to carry into execution the wicked projects of administration*. [Asterisk reference mark indicates there is a note below.]

Can accumulated wealth or honour, make the enemies of their
country happy? Has the moral sovereign that used to preside in every
breast, laid aside his sceptre in theirs, and left their minds in a state
of anarchy and darkness, without one friendly ray to lead them back
to the paths of duty and patriotism?

Tired of surveying the depravity
of human nature, let us reverse the medal. When we have seen the splen
-did wretch, for the elevation of an hour sacrificing the rights of posterity,
sickned by his ambition and avarice; let us contrast it with the rational sat
-isfaction of the good man, who exerts all his talents for the benefit of society.
We see his bosom tranquillized by a conciousness that every step tends to
secure an immortality, where a full display of knowledge as well as the
perfection of virtue will open on his admiring soul. How sublime must
be the intervening pleasures of him who anticipate this felicity, whose

Thoughts rove o're the vast athereal plain
Searching each system of the wide domain
The secret depths of nature's hidden laws
And soars with Newton to the great first cause.

With my profound respects to the astronomer and philosopher
you will add my regards to my friend, and tell Dr Winthrop I hope
his visit will not be postponed until the arrival of the amiable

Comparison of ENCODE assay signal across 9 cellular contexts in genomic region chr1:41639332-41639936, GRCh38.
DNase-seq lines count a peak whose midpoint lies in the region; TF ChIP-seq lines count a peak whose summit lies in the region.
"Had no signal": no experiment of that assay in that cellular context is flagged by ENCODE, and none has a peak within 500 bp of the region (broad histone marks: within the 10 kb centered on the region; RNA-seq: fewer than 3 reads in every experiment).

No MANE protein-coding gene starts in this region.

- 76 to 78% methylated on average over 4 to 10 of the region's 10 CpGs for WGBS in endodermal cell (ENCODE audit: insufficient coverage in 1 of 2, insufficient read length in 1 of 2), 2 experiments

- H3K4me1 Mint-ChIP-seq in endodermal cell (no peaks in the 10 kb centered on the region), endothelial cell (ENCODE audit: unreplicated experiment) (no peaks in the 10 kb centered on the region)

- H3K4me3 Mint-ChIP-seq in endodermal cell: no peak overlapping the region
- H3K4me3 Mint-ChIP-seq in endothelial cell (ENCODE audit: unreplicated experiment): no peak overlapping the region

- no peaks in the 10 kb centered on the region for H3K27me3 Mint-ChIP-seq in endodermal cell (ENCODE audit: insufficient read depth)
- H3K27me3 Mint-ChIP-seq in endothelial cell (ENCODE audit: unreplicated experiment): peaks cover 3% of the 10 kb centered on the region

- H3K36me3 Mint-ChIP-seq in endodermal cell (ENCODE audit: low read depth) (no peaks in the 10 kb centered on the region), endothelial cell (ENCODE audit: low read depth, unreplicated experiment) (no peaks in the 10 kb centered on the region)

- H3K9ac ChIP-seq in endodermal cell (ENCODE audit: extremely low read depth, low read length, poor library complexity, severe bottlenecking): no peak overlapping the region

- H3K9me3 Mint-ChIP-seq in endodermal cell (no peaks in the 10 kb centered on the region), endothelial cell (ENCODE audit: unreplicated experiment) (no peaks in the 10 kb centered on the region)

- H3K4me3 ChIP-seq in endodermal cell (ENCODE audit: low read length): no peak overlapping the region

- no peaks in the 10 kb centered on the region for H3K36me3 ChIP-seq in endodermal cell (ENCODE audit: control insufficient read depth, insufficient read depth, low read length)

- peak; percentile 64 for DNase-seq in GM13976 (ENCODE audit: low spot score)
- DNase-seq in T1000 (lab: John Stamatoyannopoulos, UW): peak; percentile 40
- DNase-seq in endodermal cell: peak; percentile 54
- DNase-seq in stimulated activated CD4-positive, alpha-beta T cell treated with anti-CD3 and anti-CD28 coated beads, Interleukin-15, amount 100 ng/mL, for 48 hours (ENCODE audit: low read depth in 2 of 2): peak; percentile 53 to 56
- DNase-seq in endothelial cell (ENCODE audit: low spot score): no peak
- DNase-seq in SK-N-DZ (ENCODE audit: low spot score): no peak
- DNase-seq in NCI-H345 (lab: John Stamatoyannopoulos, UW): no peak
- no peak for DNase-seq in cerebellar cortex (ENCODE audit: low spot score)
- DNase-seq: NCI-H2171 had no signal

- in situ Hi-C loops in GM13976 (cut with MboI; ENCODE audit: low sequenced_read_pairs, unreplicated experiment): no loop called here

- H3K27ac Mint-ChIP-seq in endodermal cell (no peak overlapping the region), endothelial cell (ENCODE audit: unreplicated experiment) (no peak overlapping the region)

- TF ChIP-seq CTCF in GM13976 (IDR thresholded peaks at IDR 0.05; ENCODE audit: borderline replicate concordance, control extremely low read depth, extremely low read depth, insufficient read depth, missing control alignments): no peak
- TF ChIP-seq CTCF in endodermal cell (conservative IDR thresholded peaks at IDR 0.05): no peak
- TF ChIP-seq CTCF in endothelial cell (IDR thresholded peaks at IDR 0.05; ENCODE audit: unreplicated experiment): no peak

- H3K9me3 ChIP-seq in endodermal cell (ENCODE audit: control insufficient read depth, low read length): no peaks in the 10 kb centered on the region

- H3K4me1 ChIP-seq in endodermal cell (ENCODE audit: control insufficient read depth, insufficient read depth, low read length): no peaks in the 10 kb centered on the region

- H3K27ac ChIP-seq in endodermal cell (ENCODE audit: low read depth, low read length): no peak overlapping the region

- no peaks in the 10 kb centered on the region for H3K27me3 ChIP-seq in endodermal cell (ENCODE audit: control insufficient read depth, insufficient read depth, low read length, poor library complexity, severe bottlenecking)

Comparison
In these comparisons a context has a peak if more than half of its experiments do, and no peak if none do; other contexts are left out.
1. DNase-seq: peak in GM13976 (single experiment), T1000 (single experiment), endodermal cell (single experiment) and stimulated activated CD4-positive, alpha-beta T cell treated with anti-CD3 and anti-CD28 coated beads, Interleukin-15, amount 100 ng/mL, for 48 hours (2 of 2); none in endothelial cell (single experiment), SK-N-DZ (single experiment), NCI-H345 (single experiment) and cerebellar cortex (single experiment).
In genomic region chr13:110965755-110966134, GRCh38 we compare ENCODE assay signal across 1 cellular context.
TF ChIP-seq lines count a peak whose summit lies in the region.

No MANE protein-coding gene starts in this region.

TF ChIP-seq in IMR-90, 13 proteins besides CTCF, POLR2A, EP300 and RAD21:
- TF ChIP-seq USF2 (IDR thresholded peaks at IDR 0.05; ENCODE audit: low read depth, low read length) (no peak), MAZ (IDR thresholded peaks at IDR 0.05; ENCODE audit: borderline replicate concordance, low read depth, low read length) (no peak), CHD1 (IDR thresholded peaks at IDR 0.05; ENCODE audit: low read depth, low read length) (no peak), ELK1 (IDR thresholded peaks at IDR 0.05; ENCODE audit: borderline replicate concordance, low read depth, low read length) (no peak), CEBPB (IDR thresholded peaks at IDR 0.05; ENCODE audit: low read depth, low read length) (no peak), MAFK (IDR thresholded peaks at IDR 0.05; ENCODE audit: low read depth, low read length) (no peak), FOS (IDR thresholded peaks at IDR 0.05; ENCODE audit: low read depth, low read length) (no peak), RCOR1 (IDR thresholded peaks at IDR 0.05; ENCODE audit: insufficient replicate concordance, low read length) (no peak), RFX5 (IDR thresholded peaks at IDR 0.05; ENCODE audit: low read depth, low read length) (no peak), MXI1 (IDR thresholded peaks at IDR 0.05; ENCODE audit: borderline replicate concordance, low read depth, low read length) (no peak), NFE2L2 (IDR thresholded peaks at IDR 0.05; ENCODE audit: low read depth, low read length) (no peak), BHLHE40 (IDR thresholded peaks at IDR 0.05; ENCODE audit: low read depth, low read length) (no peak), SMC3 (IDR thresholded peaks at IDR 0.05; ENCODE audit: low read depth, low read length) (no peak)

young gentleman he so warmly recommends, as the joys of life
are not sown thick enough for me to expect two such agreeable
events as a visit from him, and my son, should at once take place.
Tell him if you please it is my opinion "that Philolethes' [Dagger reference mark indicates there is a note below.] prostituted pen" can give
little consolation to the cankered bosom of the betrayer of his country.

The wounds of a goaded conscience cannot be healed by such
emollients, nor by pecuniary gratuities, sonorous titles, or the flattering
tongue of the sycophant. He may throw over a shade but he cannot
thicken it sufficiently to cover the guilt of the delinquent.

Neither you
or Doctor Winthrop need to be told that my mortification was equal
to yours, that we did not meet in the Capital: but after the firsts regrets
of disappointment subside, the delusory phantom hope is ever
presenting something to our imagination that makes a kind of

[Asterisk reference mark] * an illegal court erected at Newport.

[Dagger reference mark ] Jonathan Sewall a notorious scribler in favour of Bernard and Hutchinson

balance, to the most mortifying incidents. Thus has she soothed my mind
on this occasion, by whispering that my friends will be more solicitous to hasten
me a visit on the first opening of spring. But I feel a secret check forbid-
ing me to depend on any thing so precarious as human life: yet here do we
build;- and reversionary happiness beyond the gay prospects of time is little
estimated because less realized by the narrow and contracted perceptions of

I am most sincerely your friend
M Warren.
[The beginning of the next letter is not transcribed here.]